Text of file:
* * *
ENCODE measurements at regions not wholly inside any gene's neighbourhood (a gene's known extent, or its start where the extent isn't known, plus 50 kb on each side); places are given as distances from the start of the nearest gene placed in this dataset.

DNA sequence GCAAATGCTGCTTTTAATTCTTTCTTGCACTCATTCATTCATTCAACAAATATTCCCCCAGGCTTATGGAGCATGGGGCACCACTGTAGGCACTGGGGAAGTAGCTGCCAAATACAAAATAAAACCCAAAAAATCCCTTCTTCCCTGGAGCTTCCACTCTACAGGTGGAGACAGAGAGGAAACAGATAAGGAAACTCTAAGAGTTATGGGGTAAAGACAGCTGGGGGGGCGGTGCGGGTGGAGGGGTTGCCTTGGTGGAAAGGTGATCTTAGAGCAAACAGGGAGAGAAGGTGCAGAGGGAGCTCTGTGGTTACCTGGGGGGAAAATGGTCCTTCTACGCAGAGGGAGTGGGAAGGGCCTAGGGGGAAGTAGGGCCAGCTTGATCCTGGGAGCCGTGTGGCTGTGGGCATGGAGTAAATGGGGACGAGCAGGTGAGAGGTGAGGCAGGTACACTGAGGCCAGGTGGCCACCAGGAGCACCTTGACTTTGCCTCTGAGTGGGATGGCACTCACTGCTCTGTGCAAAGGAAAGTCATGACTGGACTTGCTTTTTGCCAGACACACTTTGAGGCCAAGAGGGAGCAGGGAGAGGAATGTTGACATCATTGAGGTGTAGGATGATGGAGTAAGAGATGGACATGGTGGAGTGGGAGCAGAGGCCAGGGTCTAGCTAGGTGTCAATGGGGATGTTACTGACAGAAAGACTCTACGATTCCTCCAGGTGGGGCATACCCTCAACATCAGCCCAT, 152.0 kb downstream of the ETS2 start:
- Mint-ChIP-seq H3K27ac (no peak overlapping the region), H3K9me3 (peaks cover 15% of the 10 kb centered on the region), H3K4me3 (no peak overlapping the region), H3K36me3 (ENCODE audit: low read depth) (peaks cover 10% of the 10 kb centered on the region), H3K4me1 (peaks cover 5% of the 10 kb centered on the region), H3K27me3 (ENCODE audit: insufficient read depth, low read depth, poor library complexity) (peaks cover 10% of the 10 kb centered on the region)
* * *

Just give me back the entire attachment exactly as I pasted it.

ENCODE measurements at regions not wholly inside any gene's neighbourhood (a gene's known extent, or its start where the extent isn't known, plus 50 kb on each side); places are given as distances from the start of the nearest gene placed in this dataset.

DNA sequence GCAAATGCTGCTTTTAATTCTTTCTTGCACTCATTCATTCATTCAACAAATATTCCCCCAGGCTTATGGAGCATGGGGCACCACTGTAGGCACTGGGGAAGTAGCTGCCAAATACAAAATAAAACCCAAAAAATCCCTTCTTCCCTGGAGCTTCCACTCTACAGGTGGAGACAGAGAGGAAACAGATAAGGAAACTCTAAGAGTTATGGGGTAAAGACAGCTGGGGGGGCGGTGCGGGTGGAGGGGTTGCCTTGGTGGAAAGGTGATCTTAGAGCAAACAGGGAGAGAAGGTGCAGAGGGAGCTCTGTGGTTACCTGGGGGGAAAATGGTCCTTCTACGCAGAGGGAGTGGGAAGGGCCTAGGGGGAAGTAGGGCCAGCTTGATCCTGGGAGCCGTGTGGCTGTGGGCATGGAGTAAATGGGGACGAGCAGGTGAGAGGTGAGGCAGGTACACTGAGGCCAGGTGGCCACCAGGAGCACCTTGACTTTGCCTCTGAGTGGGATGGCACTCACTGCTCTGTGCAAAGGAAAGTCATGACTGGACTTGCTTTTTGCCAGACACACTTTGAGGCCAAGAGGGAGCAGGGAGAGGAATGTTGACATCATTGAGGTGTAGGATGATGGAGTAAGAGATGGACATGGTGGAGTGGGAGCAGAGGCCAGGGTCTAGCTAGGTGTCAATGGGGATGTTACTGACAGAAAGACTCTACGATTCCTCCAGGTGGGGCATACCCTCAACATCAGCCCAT, 152.0 kb downstream of the ETS2 start:
- Mint-ChIP-seq H3K27ac (no peak overlapping the region), H3K9me3 (peaks cover 15% of the 10 kb centered on the region), H3K4me3 (no peak overlapping the region), H3K36me3 (ENCODE audit: low read depth) (peaks cover 10% of the 10 kb centered on the region), H3K4me1 (peaks cover 5% of the 10 kb centered on the region), H3K27me3 (ENCODE audit: insufficient read depth, low read depth, poor library complexity) (peaks cover 10% of the 10 kb centered on the region)